Why some mums don’t breastfeed

Unfortunately, some mums cannot – or choose not to – breastfeed

Circumstances when a mum may not breastfeed include if she:

  • Is being treated with drugs which are secreted in breast milk (e.g. anticoagulants, narcotics, anticonvulsants, barbiturates or steroids)
  • Has the human immunodeficiency virus (HIV)
  • Is taking antiretroviral medication
  • Has untreated, active tuberculosis
  • Is infected with human T-cell lymphotropic virus type I or type II
  • Is using or is dependent upon an illicit drug
  • Is taking prescribed cancer chemotherapy agents (e.g. antimetabolites) that interfere with DNA replication and cell division
  • Is undergoing radiation therapy.

Some mothers cannot breastfeed because of physiological problems that cannot be overcome, while others don’t wish to breastfeed for religious or cultural reasons. Plus, there will be some mums who will just not want to breastfeed or who find it too difficult.

Reasons for stopping

Many mums start breastfeeding after their baby’s birth and then stop either days or weeks later. Some of the reasons for stopping breastfeeding include:

  • Not producing enough milk or the milk taking too long to ‘come in’: babies may not be satisfied after breastfeeding, especially if the mature milk is delayed
  • Illness: if the mum has an underlying illness or had a difficult birth, it can make it hard to establish breastfeeding
  • Returning to work: this can prevent breastfeeding during the day (unless mum expresses milk). 

Common breastfeeding problems

The success of breastfeeding often lies in how the baby latches on to the mum’s breast. If a mum is experiencing pain or discomfort, there may be latching issues. Health visitors, support groups and local breastfeeding counsellors may be able to help.

There is also a video available via NHS Choices – breast feeding positioning.

Painful/cracked nipples

Some breastfeeding mums may find that their nipples become sore and painful while they are feeding their baby. If this happens, firstly advise mum to take the baby off the breast and start again. Putting up with the pain can make things worse. Advise mum to check that her baby is in the correct position to latch on properly.

Other tips include drying the nipples carefully after feeding and keeping a dry breast pad in place until the next feed. Creams and ointments that are applied to the nipples between feeds (e.g. chamomile ointment or lanolin) and heated or chilled gel pads can offer relief. Nipple shields or protectors can be used during feeds to prevent sore nipples becoming worse.

Sore breasts

If a mum is producing more milk than her baby needs, her breasts can become tender and feel heavy. An over-supply of milk can also occur if baby is not well attached (making it hard to take the milk), if the breast is not fully drained during a feed, or if a feed is missed.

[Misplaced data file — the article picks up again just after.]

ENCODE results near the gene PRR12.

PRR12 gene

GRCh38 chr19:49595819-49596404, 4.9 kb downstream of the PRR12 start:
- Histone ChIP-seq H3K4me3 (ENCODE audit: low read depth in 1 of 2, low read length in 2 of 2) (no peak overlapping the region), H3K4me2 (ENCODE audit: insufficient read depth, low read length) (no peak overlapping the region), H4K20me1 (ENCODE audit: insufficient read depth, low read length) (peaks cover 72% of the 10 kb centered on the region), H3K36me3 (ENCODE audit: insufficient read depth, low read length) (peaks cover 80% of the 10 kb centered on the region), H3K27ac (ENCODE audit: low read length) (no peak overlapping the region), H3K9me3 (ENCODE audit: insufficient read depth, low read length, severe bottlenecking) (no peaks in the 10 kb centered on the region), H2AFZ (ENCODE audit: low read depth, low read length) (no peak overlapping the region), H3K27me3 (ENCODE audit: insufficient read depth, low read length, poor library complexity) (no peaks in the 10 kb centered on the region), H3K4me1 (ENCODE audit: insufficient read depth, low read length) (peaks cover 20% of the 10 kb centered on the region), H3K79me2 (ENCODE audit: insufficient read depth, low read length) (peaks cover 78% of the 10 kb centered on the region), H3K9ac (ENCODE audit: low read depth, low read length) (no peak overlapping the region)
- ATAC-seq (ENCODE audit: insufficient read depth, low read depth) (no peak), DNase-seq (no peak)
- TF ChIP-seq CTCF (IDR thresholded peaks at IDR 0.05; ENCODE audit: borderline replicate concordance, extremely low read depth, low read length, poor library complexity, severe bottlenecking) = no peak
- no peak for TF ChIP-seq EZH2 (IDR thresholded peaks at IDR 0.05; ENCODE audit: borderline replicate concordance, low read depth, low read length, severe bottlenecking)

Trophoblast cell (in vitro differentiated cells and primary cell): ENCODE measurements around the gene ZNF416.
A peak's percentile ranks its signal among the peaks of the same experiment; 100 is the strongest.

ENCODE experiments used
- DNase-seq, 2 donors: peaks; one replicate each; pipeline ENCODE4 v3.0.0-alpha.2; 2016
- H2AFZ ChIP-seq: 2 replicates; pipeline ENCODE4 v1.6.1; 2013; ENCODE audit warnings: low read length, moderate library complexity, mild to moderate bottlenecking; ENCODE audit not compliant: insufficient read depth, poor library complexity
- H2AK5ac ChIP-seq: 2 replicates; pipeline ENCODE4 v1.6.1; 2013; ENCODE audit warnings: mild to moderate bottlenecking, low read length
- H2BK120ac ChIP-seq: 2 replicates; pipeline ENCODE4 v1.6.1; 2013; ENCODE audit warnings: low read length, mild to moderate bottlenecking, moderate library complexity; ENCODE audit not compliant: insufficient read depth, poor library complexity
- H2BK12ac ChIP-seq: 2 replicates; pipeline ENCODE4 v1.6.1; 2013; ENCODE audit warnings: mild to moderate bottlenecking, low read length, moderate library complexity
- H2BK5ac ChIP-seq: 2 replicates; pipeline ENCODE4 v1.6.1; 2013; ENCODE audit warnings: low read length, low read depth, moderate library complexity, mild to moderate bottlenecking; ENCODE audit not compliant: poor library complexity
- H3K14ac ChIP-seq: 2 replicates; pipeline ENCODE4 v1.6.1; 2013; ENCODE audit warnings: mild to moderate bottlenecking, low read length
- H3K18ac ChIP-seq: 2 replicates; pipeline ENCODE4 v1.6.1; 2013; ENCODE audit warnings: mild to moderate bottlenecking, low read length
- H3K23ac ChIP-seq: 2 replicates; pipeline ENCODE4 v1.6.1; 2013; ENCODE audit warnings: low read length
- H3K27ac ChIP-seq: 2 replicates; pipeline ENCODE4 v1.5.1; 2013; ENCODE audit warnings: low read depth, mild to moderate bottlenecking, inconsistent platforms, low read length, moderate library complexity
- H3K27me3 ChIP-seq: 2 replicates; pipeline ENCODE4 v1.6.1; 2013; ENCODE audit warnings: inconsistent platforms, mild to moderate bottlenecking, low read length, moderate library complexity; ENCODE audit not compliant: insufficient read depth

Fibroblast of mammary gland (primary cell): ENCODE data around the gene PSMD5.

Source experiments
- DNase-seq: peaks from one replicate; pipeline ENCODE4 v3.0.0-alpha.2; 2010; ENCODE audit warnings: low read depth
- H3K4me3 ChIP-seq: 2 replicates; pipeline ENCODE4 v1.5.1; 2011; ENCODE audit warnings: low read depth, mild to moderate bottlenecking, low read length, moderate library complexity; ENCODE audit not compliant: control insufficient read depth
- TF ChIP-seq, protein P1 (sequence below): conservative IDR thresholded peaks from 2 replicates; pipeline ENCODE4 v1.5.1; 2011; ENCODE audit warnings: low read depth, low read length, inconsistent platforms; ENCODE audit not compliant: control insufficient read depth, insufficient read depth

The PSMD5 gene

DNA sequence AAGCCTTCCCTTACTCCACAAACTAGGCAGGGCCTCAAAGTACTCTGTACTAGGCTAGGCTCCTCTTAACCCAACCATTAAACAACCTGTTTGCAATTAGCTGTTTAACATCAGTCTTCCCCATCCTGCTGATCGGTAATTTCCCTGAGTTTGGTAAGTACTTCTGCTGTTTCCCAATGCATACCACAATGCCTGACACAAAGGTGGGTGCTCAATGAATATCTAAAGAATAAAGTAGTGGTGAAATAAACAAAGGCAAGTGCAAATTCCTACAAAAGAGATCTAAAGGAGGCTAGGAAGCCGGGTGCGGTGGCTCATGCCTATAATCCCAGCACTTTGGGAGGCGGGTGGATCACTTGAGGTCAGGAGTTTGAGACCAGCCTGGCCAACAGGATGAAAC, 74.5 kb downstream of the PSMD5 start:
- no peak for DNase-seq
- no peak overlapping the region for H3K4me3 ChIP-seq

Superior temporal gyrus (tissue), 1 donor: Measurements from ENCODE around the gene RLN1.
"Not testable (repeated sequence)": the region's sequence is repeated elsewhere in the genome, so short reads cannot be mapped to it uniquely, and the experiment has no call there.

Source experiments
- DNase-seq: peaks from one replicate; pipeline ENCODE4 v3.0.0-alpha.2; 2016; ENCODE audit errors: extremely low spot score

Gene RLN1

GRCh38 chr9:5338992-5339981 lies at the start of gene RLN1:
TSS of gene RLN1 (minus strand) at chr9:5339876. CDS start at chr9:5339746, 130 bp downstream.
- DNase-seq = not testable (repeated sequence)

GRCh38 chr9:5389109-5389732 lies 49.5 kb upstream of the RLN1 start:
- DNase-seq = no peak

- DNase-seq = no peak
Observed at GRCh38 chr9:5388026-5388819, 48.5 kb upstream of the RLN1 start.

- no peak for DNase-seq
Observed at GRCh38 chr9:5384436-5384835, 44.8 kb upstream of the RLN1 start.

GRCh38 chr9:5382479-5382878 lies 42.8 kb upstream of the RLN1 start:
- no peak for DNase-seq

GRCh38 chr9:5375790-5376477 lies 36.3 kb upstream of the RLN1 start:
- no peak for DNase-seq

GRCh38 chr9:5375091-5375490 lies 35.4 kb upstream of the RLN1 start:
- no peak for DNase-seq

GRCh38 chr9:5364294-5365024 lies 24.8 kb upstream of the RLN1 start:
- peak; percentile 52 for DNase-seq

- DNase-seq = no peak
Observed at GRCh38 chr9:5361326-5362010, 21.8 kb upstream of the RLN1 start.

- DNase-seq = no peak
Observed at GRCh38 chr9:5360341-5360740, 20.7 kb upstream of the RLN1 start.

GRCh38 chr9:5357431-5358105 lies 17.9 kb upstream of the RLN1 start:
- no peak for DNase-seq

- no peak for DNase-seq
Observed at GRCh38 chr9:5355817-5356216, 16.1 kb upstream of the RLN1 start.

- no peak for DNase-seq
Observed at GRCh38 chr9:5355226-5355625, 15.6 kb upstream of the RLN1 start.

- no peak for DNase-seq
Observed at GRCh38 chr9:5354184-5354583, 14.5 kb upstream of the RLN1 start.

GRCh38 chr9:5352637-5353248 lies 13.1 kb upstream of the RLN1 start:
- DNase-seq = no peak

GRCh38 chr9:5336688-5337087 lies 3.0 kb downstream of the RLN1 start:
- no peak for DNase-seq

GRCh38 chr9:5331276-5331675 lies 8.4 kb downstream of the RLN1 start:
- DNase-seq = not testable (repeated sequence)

Advise mum to feed her baby as regularly as she can and suggest she expresses some milk before a feed. Mum should also check the fitting of her bra to ensure it is not too tight.

Hard or lumpy breasts

Blocked milk ducts can cause a mother’s breasts to become hard or lumpy, also known as engorgement.

This needs to be treated quickly by draining the breast (by feeding or expressing milk). A mum should feed her baby ‘on demand’ and try to massage the lumps towards the nipple during feeds. She can also massage the lumps while in the shower and should ensure underwear is not pressing into the breast. A warm flannel can also be applied to the breasts to soften the lumps.

Mums may also need to be shown feeding positions that empty different parts of the breast – suggest they contact a breastfeeding counsellor, who will be able to help with this.

Mastitis

If a mum has painful, red or swollen breasts along with flulike symptoms (e.g. fever or aches), she may have mastitis (inflammation of the breast). This condition can lead to an infection. Mastitis can occur two to four weeks after giving birth, and affects one in 10 breastfeeding women.

Mastitis can happen suddenly and get worse very quickly. It’s important for mum to carry on breastfeeding, as this helps to speed up recovery. Mums can also be advised to:

  • Check the attachment of baby at the breast
  • Feed baby more often
  • Let baby feed on the tender breast first
  • Hand express some milk to relieve the fullness
  • Place warm flannels on the breast or have a bath or shower before a feed
  • Gently stroke the lumpy or tender area towards the nipple when baby is feeding to help the milk flow
  • Get as much rest as possible
  • If possible, take a painkiller such as paracetamol or ibuprofen.

If there is no improvement within 12-24 hours, or symptoms get worse, mums may need to see a GP for a course of antibiotics.

Thrush infection

Sometimes, if nipples are sore/ cracked, they may become infected with the Candida fungus. Symptoms include severe pain in both breasts/ nipples after feeding (when it was previously pain free). This pain may last after feeding. The baby may also become affected, with white patches in the mouth or a nappy rash that won’t clear up. Treatment might be with antifungal liquid/gel for the baby, and an antifungal cream for the mother.

 

Useful websites

Some of the difficulties with breastfeeding outlined above can be overcome with help and support. Mums should be encouraged to breastfeed for as long as possible. Information, advice and support are available:

 

Next, read the article on combination feeding.

Originally Published by Training Matters

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